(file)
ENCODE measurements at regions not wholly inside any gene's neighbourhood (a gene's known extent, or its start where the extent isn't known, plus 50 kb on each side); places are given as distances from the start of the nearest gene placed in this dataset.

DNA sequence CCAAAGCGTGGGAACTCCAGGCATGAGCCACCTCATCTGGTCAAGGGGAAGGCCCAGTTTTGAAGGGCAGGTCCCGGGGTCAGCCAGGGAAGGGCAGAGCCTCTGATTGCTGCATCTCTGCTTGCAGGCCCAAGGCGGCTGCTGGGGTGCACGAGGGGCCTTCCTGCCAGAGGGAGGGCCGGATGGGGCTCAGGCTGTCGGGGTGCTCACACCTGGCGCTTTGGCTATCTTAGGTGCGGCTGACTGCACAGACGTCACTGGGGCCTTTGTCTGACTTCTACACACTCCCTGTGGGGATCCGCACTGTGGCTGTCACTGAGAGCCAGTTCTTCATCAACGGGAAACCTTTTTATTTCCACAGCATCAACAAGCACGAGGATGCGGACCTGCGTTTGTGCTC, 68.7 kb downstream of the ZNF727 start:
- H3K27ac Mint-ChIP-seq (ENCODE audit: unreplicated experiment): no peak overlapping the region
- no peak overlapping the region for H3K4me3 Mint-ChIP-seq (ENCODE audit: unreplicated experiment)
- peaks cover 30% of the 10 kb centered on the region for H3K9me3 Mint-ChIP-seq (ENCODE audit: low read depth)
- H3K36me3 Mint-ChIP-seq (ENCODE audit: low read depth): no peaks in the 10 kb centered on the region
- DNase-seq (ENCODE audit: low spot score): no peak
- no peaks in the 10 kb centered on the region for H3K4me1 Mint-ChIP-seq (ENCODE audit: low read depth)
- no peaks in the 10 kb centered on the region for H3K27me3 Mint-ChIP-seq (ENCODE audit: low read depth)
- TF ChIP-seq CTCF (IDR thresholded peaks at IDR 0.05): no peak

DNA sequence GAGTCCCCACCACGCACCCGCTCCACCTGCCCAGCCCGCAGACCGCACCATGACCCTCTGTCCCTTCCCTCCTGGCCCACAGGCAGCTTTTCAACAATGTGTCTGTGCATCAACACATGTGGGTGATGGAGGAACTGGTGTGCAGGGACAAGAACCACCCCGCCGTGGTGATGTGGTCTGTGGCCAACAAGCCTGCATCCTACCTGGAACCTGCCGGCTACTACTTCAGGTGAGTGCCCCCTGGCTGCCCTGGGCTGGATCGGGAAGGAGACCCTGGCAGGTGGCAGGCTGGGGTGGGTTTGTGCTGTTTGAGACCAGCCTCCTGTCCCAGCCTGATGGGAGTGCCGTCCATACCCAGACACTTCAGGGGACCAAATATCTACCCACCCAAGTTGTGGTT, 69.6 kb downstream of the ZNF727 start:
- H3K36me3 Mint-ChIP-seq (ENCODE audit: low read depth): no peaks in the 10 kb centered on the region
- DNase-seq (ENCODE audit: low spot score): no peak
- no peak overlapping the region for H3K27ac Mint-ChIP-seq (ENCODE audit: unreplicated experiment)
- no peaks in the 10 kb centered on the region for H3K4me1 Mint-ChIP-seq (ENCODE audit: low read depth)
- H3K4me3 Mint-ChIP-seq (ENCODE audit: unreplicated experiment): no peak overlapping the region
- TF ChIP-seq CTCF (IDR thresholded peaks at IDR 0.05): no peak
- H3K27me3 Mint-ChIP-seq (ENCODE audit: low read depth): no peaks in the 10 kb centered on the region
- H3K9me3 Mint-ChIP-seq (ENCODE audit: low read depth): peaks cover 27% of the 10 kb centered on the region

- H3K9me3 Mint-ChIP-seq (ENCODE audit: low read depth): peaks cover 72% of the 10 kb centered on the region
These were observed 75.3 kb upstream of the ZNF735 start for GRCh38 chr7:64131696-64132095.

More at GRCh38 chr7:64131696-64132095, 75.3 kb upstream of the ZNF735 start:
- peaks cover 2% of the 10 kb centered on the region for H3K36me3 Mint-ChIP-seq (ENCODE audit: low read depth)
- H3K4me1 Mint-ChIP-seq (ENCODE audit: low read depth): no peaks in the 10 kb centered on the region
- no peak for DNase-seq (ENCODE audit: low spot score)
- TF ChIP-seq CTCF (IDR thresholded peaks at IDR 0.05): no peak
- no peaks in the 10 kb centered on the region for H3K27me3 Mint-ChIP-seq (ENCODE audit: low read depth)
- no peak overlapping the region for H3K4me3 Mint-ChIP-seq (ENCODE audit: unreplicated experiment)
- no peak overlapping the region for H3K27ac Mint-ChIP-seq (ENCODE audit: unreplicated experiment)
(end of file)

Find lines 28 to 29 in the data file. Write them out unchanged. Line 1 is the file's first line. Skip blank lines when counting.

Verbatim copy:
- no peak overlapping the region for H3K4me3 Mint-ChIP-seq (ENCODE audit: unreplicated experiment)
- no peak overlapping the region for H3K27ac Mint-ChIP-seq (ENCODE audit: unreplicated experiment)